Wednesday, September 17, 2014

What does a grazed grassland look like?

Panorama of the trap pasture in Broken Kettle, IA

Over the past few days, I had a chance to visit some great prairies to do some work on bison.

The first was Broken Kettle in Iowa. Owned by The Nature Conservancy, it's the largest intact native tallgrass prairie in Iowa.

The second was Ordway Prairie in North Dakota. Also owned the The Nature Conservancy, it's unofficial claim to fame is having some of the largest bison in the US.

Each prairie is grazed, but they have different histories and current management.

While at each one, we talked about what grazed grasslands looked like and what to expect. For the managers, they need to try to fill conservation goals for bison, but also for birds that require habitats with different amounts of grass as well as promoting plant diversity.

A simple question of how many bison to stock becomes a complex analysis of examining the prairies.

So part of the what we talked about at each site was whether there was enough grazing, or too much.

One of the interesting features of the grazed areas at each site was how many forbs there were and at what density.

At Broken Kettle, a recently burned area looked like this:

When you look closely, the grasses are grazed down to golf course green height. Forbs are rare, but large. It reminded me of some grasslands in England and Scotland, except with Solidago instead of Cirsium.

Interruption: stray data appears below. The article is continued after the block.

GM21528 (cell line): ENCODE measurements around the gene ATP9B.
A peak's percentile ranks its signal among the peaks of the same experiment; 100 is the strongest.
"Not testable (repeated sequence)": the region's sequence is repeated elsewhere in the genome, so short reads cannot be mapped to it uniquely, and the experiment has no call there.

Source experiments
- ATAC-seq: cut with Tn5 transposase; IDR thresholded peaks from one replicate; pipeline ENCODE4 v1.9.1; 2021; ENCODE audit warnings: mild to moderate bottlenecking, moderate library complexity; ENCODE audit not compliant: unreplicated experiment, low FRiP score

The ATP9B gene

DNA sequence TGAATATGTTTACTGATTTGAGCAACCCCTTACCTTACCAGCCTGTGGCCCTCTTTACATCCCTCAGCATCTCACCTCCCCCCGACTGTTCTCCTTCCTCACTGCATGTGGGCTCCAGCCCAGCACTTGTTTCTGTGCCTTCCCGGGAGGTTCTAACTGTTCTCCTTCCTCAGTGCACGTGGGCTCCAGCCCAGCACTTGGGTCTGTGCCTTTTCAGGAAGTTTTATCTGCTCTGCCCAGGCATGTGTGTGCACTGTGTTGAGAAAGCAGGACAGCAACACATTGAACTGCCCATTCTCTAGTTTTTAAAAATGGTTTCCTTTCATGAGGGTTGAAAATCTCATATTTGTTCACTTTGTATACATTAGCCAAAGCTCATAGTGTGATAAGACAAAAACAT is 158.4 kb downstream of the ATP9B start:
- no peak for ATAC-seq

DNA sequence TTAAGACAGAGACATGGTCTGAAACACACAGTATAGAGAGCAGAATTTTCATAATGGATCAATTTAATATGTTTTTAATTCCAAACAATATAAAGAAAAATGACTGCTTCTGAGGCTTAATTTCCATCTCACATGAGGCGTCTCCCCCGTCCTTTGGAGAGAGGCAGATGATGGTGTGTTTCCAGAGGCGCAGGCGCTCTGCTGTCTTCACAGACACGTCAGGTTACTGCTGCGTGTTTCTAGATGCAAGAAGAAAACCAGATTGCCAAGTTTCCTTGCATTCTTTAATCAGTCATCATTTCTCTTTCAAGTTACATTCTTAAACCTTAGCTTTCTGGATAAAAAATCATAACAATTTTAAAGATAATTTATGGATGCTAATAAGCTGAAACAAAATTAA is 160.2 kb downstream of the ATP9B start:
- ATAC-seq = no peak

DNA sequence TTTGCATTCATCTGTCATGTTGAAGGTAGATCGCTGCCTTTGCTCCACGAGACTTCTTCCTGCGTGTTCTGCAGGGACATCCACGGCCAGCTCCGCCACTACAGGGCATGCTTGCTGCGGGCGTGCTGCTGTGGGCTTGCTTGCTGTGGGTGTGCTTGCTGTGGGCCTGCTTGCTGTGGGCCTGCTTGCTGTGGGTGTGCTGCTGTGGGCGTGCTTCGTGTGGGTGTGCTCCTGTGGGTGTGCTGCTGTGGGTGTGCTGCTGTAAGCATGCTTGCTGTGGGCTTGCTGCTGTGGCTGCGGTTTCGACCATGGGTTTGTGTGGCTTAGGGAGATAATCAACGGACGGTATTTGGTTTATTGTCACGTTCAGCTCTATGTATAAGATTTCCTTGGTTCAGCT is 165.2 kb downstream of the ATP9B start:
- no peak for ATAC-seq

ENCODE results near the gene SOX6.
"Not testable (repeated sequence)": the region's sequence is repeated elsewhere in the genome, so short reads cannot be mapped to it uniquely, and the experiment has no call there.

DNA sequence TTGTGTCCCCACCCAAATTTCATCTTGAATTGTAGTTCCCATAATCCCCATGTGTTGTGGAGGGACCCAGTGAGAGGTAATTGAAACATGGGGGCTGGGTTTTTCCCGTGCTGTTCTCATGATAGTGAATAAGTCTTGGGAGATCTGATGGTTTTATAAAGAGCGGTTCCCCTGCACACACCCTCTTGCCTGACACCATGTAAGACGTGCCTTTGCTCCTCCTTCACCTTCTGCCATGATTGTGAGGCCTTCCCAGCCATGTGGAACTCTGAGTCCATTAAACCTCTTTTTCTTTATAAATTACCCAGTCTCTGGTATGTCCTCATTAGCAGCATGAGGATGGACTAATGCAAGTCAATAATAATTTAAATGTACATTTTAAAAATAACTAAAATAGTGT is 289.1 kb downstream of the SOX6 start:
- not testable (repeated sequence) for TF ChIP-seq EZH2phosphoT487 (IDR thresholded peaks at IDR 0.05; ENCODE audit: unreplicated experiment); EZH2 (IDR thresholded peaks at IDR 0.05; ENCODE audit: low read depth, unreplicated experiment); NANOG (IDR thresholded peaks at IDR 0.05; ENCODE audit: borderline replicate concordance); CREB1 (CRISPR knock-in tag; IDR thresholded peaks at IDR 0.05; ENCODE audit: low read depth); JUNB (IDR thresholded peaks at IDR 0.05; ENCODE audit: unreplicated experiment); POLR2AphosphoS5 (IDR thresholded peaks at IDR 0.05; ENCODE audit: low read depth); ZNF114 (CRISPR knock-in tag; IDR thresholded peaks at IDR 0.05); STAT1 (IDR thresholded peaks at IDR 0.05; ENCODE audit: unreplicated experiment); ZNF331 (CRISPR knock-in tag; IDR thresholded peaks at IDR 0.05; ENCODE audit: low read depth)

The plant community at Broken Kettle in many spots is still recovering from aerial spraying of herbicides so one might not expect to have a broad distribution and diversity of forbs. 

In contrast, Ordway Prairie seems to be grazed less intensively (at least this year). It's hard to find places that were grazed hard. 

A lot of the grass seemed to be smooth brome (Bromus inermis). When you do find areas with forbs, it doesn't look the same as what was at Broken Kettle. The grasses aren't grazed down as hard and the forbs often seem crowded.

In all, there is still debate about what grazed grasslands look like. How much grass (and what species) should there be for sustainable grazing? How many forbs to expect?

It's a complex question, and I'm glossing over a lot.

Still, there's a lot of basic ecology left to work out about grasslands. A lot of people have different opinions, which are colored by their local site.

At the very least, I'd really like to see a coffee table book of just photos of grazed grasslands. Just seeing the diversity of grasslands out there would be an eye opener.**

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